The distance between these antenna systems is usually small making it extremely difficult to achieve flawless performance. Capacitors made of the rare, hard, blue-gray metal tantalum are used for filtering and frequency tuning.
Nickel is also used in capacitors and in mobile phone electrical connections. Another silvery metal, gallium, is used in semiconductors.
4. Microphone, Speakers, Vibration Unit
Nickel is used in the microphone diaphragm (that vibrates in response to sound waves).
Alloys containing rare earths neodymium, praseodymium and gadolinium are used in the magnets contained in the speaker and microphone. Neodymium, terbium and dysprosium are also used in the vibration unit.
There are many materials used to make phone cases, such as plastic, aluminum, carbon fiber, and even gold. Commonly, the cases have nickel to reduce electromagnetic interference (EMI) and magnesium alloys for EMI shielding.
Unless you bought your smartphone a decade ago, your device most likely carries a lithium-ion battery, which is charged and discharged by lithium ions moving between the negative (anode) and positive (cathode) electrodes.
Smartphones will naturally evolve as consumers look for ever-more useful features. Foldable phones, 5G technology with higher download speeds, and extra cameras are just a few of the changes expected.
As technology continues to improve, so will the demand for the metals necessary for the next generation of smartphones.
This post was originally featured on Elements
Silver Through the Ages: The Uses of Silver Over Time
The uses of silver span various industries, from renewable energy to jewelry. See how the uses of silver have evolved in this infographic.
Silver is one of the most versatile metals on Earth, with a unique combination of uses both as a precious and industrial metal.
Today, silver’s uses span many modern technologies, including solar panels, electric vehicles, and 5G devices. However, the uses of silver in currency, medicine, art, and jewelry have helped advance civilization, trade, and technology for thousands of years.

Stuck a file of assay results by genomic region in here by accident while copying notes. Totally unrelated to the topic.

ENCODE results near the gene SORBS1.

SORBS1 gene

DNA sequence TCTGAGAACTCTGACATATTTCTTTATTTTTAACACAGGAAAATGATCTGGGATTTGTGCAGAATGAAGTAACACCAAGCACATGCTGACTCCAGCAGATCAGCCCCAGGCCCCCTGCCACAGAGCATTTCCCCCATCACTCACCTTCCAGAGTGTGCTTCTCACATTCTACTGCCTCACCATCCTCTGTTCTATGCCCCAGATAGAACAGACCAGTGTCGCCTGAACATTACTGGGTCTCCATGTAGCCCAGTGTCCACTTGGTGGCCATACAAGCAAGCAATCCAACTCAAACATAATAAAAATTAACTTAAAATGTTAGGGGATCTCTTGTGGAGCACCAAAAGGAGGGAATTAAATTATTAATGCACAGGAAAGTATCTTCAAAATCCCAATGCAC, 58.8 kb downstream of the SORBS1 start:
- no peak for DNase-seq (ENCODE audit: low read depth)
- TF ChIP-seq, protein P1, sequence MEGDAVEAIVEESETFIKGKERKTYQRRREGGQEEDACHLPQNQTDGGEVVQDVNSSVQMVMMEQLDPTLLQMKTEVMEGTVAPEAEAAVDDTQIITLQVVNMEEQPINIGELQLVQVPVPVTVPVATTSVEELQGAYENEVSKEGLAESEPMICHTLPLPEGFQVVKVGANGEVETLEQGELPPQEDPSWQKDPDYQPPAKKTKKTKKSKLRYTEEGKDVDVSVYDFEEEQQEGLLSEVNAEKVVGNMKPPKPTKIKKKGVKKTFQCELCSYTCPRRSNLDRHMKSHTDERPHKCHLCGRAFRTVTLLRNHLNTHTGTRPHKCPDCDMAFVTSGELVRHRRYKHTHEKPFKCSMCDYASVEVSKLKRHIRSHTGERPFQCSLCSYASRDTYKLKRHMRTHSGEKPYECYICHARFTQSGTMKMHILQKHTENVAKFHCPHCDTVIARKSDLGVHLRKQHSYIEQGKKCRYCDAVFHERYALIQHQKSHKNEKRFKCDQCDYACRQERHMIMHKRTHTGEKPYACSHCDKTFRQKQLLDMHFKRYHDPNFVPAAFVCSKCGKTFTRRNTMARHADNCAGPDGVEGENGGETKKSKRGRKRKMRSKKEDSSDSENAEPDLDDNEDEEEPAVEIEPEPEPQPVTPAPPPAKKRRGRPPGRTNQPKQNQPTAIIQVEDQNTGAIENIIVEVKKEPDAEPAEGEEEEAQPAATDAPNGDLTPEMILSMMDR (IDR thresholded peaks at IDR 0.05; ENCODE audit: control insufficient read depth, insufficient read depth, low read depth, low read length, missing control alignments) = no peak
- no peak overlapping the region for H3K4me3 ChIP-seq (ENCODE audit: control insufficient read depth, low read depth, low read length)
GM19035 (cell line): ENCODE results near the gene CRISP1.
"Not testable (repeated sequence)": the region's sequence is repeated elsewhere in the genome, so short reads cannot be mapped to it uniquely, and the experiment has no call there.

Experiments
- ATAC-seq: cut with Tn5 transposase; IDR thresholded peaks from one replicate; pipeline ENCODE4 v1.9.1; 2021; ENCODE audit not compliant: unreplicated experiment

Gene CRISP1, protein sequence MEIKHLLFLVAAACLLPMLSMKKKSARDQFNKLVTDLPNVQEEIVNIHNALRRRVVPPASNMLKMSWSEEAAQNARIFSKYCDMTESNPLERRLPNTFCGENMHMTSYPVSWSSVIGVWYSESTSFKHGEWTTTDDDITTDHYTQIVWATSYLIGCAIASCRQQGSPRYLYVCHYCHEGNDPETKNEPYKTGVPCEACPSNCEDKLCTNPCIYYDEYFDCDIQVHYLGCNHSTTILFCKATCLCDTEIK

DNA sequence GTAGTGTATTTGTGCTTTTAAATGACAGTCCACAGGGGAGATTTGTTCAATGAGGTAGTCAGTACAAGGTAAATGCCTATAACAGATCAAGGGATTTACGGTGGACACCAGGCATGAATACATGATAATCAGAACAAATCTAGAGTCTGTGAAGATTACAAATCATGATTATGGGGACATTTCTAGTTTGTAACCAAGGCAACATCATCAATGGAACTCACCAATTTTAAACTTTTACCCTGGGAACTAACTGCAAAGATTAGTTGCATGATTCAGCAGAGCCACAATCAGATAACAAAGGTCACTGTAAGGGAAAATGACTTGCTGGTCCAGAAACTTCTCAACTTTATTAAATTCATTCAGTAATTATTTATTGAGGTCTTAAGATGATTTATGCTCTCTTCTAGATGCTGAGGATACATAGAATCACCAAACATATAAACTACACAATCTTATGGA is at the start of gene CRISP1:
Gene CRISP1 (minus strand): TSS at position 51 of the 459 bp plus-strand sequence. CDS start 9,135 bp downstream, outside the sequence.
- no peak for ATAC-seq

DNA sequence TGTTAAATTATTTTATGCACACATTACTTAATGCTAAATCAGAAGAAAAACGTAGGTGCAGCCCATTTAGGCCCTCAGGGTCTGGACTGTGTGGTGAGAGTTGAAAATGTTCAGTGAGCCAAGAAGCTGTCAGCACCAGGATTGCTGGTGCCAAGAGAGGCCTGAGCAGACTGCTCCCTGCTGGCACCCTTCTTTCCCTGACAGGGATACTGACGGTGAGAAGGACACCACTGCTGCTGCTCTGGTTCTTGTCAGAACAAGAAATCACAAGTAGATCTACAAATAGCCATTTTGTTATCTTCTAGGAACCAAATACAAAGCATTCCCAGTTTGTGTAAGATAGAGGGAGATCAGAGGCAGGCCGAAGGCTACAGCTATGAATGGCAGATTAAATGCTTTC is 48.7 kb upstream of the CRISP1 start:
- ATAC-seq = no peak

The Uses of Silver Over Time
The below infographic from Blackrock Silver takes us on a journey of silver’s uses through time, from the past to the future.
3,000 BC – The Middle Ages
The earliest accounts of silver can be traced to 3,000 BC in modern-day Turkey, where its mining spurred trade in the ancient Aegean and Mediterranean seas. Traders and merchants would use hacksilver—rough-cut pieces of silver—as a medium of exchange for goods and services.
Around 1,200 BC, the Ancient Greeks began refining and minting silver coins from the rich deposits found in the mines of Laurion just outside Athens. By 100 BC, modern-day Spain became the center of silver mining for the Roman Empire while silver bullion traveled along the Asian spice trade routes. By the late 1400s, Spain brought its affinity for silver to the New World where it uncovered the largest deposits of silver in history in the dusty hills of Bolivia.
Besides the uses of silver in commerce, people also recognized silver’s ability to fight bacteria. For instance, wine and food containers were often made out of silver to prevent spoilage. In addition, during breakouts of the Bubonic plague in medieval and renaissance Europe, people ate and drank with silver utensils to protect themselves from disease.
The 1800s – 2000s
New medicinal uses of silver came to light in the 19th and 20th centuries. Surgeons stitched post-operative wounds with silver sutures to reduce inflammation. In the early 1900s, doctors prescribed silver nitrate eyedrops to prevent conjunctivitis in newborn babies. Furthermore, in the 1960s, NASA developed a water purifier that dispensed silver ions to kill bacteria and purify water on its spacecraft.
The Industrial Revolution drove the onset of silver’s industrial applications. Thanks to its high light sensitivity and reflectivity, it became a key ingredient in photographic films, windows, and mirrors. Even today, skyscraper windows are often coated with silver to reflect sunlight and keep interior spaces cool.
The 2000s – Present
The uses of silver have come a long way since hacksilver and utensils, evolving with time and technology.
Silver is the most electrically conductive metal, making it a natural choice for electronic devices. Almost every electronic device with a switch or button contains silver, from smartphones to electric vehicles. Solar panels also utilize silver as a conductive layer in photovoltaic cells to transport and store electricity efficiently.
In addition, it has several medicinal applications that range from treating burn wounds and ulcers to eliminating bacteria in air conditioning systems and clothes.
Silver for the Future
Silver has always been useful to industries and technologies due to its unique properties, from its antibacterial nature to high electrical conductivity. Today, silver is critical for the next generation of renewable energy technologies.
For every age, silver proves its value.